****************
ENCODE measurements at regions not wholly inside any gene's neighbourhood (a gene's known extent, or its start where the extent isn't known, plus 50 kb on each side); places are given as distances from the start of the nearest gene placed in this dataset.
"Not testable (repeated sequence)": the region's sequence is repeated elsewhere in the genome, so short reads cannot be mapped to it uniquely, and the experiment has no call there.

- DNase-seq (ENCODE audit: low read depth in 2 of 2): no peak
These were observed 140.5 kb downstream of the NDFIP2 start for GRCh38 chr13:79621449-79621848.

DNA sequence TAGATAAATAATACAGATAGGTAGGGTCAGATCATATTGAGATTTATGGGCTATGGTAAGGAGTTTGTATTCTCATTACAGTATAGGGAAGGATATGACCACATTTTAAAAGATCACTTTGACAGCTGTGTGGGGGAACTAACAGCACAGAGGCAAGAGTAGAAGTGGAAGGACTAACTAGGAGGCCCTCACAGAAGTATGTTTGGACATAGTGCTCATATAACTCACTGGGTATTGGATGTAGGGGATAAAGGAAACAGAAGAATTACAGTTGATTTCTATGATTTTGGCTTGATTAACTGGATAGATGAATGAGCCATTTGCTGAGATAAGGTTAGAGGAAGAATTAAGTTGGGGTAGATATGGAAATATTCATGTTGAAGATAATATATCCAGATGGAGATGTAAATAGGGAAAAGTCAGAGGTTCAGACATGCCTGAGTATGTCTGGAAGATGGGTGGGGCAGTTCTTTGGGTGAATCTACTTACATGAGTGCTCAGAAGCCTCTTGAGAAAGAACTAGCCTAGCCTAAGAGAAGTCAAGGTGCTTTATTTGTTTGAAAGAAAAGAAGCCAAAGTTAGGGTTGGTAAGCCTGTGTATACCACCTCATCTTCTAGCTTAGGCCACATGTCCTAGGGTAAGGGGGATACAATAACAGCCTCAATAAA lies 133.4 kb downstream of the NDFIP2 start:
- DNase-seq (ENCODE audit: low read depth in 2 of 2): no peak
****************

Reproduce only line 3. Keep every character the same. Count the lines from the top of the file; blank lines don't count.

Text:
- DNase-seq (ENCODE audit: low read depth in 2 of 2): no peak